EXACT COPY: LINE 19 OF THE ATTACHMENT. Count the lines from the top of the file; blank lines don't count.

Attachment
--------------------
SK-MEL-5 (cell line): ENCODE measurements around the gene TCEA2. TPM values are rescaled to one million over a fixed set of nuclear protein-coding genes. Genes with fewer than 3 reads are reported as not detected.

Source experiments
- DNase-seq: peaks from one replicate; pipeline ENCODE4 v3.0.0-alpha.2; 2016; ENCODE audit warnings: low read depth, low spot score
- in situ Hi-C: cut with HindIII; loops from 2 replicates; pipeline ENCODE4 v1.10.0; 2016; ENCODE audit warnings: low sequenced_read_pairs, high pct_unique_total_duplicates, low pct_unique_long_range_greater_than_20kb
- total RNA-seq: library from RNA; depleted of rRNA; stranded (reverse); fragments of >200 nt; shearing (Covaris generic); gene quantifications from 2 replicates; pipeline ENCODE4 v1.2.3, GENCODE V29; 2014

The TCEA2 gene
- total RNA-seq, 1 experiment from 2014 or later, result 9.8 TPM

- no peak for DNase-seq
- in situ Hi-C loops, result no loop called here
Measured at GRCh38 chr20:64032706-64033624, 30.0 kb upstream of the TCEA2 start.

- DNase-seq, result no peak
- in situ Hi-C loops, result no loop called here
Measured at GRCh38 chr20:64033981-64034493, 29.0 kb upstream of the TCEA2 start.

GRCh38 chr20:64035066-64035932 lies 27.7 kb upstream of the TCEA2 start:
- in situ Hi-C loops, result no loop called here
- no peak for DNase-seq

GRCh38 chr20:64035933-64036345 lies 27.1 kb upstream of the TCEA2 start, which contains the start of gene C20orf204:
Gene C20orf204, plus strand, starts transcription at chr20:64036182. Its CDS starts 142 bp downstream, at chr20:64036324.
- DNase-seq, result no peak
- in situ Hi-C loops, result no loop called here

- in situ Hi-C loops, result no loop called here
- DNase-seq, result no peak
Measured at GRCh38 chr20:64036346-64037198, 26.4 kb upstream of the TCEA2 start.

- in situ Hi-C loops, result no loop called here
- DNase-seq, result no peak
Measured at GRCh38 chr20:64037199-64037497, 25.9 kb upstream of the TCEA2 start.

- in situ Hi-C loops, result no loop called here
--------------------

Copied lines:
- DNase-seq, result no peak